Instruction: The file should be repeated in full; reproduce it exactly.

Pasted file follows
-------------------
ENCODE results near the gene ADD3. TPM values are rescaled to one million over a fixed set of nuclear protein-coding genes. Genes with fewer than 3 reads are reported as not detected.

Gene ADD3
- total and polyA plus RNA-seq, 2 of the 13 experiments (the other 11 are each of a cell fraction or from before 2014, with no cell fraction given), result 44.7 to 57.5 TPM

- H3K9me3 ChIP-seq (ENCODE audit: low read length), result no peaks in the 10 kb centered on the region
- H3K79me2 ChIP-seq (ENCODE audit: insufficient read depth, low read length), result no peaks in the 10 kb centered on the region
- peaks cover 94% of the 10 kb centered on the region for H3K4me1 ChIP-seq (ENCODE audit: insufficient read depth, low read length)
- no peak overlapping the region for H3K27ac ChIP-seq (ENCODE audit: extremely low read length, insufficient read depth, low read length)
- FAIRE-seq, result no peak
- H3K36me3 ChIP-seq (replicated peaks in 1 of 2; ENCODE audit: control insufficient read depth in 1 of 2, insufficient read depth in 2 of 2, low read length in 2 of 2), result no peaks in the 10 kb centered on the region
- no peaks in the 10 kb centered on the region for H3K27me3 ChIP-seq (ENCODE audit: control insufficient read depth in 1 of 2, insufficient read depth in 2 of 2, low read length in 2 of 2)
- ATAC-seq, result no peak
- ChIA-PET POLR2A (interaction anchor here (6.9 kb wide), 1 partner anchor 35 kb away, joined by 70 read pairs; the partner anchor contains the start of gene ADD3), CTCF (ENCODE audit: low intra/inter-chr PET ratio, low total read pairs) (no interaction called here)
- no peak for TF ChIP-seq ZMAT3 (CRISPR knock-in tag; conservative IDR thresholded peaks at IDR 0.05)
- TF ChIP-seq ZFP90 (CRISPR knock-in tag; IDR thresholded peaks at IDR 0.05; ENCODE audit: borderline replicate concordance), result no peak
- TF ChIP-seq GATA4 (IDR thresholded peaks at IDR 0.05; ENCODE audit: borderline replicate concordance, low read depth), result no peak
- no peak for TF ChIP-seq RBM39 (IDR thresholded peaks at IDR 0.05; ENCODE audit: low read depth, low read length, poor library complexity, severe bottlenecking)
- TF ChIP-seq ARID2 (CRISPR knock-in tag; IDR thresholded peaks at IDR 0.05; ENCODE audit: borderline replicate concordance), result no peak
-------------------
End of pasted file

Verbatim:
ENCODE results near the gene ADD3. TPM values are rescaled to one million over a fixed set of nuclear protein-coding genes. Genes with fewer than 3 reads are reported as not detected.

Gene ADD3
- total and polyA plus RNA-seq, 2 of the 13 experiments (the other 11 are each of a cell fraction or from before 2014, with no cell fraction given), result 44.7 to 57.5 TPM

- H3K9me3 ChIP-seq (ENCODE audit: low read length), result no peaks in the 10 kb centered on the region
- H3K79me2 ChIP-seq (ENCODE audit: insufficient read depth, low read length), result no peaks in the 10 kb centered on the region
- peaks cover 94% of the 10 kb centered on the region for H3K4me1 ChIP-seq (ENCODE audit: insufficient read depth, low read length)
- no peak overlapping the region for H3K27ac ChIP-seq (ENCODE audit: extremely low read length, insufficient read depth, low read length)
- FAIRE-seq, result no peak
- H3K36me3 ChIP-seq (replicated peaks in 1 of 2; ENCODE audit: control insufficient read depth in 1 of 2, insufficient read depth in 2 of 2, low read length in 2 of 2), result no peaks in the 10 kb centered on the region
- no peaks in the 10 kb centered on the region for H3K27me3 ChIP-seq (ENCODE audit: control insufficient read depth in 1 of 2, insufficient read depth in 2 of 2, low read length in 2 of 2)
- ATAC-seq, result no peak
- ChIA-PET POLR2A (interaction anchor here (6.9 kb wide), 1 partner anchor 35 kb away, joined by 70 read pairs; the partner anchor contains the start of gene ADD3), CTCF (ENCODE audit: low intra/inter-chr PET ratio, low total read pairs) (no interaction called here)
- no peak for TF ChIP-seq ZMAT3 (CRISPR knock-in tag; conservative IDR thresholded peaks at IDR 0.05)
- TF ChIP-seq ZFP90 (CRISPR knock-in tag; IDR thresholded peaks at IDR 0.05; ENCODE audit: borderline replicate concordance), result no peak
- TF ChIP-seq GATA4 (IDR thresholded peaks at IDR 0.05; ENCODE audit: borderline replicate concordance, low read depth), result no peak
- no peak for TF ChIP-seq RBM39 (IDR thresholded peaks at IDR 0.05; ENCODE audit: low read depth, low read length, poor library complexity, severe bottlenecking)
- TF ChIP-seq ARID2 (CRISPR knock-in tag; IDR thresholded peaks at IDR 0.05; ENCODE audit: borderline replicate concordance), result no peak